It’s an opportunity, but also a problem. This schism makes it hard to “sell” the liturgical idea of how to reach spiritual experience because it does not respond to this war between extremes. And since the un-religious either don’t get out of bed on the weekend or leap forth to go climb mountains, they have no use for liturgy.
Religion has been captured by institutions, whose primary guideline is their own survival as an institution, so Beacon and Skinner will look at a manuscript and ask, “Will this make the UUA grow?” and also “Will this make our publishing house grow?” It would be even better if competitors were scooped.
Institutions, which is what denominations are, though there’s always a minority opinion that claims the UUA is a voluntary association (that’s the A) of independent congregations, generally operate like corporations (though they claim to be cooperatives). This means that there is a superstructure of administrators as well as a “sales force.” The UUA is no different. The ministers are plainly the network of sales persons who persuade the congregations to grow on grounds that this is the best of all possible denominations. A cadre of CEO’s in Boston and stationed at each of the Districts, mostly ministers, are supposed to be developing materials and guiding and encouraging growth. They tend to be self-serving rather than risky visionaries. Friends stick together.
The seminaries might be considered Research and Development arms, but little innovation comes out of them and now -- for lack of support -- the students are dispersing among Christian seminaries. Many of the leaders on all fronts are older, trying to secure their retirement (money) if not their prestige (speaking engagements), and committed to what they’ve been doing for the last decades. All these folks are increasingly Christian in style if not content and methods. That’s where the juice is so far.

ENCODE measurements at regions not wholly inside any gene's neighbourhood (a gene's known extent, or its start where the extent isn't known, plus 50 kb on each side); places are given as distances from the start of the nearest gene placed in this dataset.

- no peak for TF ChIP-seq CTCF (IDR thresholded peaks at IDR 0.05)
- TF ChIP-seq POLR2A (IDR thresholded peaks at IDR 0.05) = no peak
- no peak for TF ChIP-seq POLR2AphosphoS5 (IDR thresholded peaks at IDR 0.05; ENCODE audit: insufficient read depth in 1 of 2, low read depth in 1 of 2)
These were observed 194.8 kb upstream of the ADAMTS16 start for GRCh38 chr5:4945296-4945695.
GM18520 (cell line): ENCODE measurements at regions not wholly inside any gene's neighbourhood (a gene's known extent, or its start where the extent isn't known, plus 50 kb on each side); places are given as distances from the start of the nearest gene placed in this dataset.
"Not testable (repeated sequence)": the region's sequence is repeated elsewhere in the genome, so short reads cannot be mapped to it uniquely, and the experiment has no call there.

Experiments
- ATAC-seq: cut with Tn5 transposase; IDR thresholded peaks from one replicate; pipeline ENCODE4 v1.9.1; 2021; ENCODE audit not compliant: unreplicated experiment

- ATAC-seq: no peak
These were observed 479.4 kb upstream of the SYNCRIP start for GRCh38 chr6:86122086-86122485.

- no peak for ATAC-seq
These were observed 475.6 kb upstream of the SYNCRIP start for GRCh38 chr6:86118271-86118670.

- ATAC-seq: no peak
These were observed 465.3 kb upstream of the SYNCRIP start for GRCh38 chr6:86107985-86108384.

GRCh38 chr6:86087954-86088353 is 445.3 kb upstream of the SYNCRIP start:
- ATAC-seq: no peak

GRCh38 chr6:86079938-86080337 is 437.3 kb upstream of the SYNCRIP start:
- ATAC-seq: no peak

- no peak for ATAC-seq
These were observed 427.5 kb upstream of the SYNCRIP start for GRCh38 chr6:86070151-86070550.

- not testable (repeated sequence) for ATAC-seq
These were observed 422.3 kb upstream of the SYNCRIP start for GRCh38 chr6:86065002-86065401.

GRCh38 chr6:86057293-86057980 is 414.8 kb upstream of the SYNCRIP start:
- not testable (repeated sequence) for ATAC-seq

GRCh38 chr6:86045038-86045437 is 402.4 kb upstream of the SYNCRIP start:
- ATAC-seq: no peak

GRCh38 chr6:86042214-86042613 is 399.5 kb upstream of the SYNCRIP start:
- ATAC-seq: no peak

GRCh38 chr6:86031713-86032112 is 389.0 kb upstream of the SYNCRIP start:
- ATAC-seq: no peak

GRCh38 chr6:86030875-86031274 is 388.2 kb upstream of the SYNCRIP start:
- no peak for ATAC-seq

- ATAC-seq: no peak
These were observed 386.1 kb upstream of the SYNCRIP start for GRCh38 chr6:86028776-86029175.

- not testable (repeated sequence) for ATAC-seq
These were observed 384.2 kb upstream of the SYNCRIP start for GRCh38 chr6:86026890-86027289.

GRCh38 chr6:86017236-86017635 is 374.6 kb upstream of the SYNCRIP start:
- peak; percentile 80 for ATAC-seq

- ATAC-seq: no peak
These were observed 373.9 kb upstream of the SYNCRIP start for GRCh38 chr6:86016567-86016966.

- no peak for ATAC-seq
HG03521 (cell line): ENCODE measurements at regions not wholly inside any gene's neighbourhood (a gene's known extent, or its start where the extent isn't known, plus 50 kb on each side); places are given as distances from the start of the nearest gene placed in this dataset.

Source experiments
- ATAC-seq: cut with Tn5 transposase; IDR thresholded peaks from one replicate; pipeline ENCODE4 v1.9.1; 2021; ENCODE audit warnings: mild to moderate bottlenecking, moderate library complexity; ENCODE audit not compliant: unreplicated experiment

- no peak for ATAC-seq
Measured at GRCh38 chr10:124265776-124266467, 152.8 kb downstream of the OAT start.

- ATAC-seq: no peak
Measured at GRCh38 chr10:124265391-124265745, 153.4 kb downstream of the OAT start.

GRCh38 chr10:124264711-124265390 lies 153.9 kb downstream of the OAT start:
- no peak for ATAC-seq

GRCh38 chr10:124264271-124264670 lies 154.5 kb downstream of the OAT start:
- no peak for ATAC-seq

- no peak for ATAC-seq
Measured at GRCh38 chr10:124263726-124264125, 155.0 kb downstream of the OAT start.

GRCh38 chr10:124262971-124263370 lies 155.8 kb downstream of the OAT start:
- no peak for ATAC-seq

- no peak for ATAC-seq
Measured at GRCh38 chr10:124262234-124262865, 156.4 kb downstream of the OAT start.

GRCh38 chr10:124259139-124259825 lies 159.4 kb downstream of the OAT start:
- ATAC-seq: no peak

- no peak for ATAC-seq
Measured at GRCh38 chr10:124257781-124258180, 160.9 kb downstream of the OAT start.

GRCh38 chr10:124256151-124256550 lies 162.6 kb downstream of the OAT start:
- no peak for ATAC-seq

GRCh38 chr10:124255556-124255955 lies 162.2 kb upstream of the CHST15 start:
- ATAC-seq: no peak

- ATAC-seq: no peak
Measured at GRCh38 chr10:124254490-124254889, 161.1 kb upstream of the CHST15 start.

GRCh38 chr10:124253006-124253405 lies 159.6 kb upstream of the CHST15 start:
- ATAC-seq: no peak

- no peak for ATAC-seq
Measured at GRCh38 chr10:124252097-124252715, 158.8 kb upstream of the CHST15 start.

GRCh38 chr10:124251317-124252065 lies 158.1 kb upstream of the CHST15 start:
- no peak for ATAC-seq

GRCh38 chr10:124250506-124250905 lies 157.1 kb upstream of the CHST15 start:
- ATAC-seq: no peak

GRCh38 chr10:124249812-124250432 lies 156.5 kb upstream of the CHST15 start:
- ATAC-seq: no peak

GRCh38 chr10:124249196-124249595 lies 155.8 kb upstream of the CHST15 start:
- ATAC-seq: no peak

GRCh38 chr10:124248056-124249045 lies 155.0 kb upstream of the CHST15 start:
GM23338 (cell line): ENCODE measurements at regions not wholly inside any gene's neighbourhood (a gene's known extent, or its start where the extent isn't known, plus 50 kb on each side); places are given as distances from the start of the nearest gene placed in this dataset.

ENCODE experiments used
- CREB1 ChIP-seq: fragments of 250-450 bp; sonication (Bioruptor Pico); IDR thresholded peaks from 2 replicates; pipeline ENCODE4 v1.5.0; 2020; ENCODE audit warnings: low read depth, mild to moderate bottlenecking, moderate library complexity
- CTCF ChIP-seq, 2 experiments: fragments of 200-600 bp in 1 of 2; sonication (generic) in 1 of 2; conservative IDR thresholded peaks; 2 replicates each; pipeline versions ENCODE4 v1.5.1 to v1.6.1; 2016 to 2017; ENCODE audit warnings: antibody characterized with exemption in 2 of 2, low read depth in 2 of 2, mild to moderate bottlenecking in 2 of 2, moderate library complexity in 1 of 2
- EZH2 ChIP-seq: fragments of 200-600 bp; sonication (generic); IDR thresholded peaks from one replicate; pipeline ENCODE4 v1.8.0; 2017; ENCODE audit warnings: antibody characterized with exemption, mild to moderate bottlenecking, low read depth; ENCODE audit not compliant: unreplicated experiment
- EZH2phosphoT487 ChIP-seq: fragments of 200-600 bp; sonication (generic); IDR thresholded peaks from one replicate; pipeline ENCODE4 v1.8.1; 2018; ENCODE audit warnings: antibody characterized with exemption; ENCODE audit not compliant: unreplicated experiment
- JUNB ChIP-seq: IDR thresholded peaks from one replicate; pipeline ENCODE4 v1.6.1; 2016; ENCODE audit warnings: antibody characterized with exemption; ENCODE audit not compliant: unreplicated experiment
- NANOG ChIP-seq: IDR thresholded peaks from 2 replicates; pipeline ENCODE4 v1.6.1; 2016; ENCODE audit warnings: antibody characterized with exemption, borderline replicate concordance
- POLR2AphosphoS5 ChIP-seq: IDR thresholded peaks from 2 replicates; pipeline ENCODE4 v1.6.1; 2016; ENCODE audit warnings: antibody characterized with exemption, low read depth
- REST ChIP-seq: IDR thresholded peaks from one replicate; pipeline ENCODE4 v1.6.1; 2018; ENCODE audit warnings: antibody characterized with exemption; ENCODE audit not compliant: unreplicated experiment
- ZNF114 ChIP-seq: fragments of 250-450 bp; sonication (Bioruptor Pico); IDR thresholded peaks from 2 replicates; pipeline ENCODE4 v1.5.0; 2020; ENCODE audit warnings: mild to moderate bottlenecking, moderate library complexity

The counterforce is the last of the nineteen-fifties Fellowship Movement, which is where I developed my own theories but consequently I never developed a network of denominational relationships among ministers and administrators. My work was done directly with small groups of mostly Western (prairie) people who were explicitly free thinkers and sometimes mystical humanists, meaning that they had strong spiritual experiences, but not related to any deity or dogma. There are secular groups that have some of the same earmarks. Quakers come closest in denominational terms, though Quakers themselves are divided between more and less Christian. I have not explored whether the UU Fellowships have developed a sub-group. I know that the big ones have a loose affiliation mostly focused on business practices: growth and money management. I was part of a wave of growth workshops in the nineteen-eighties. Anyway, I'm not particularly interested in limiting my audience to UU's.
It’s an interesting reflection that though one would think ministers would be the most likely persons to be interested in liturgy, they turn out to be the least. Ministers are sermon-centered. Also, usually male. This means a bias towards dogma and structure. As I turn towards “sales” and “promotion,” I must think like them in order to communicate with them. Sigh.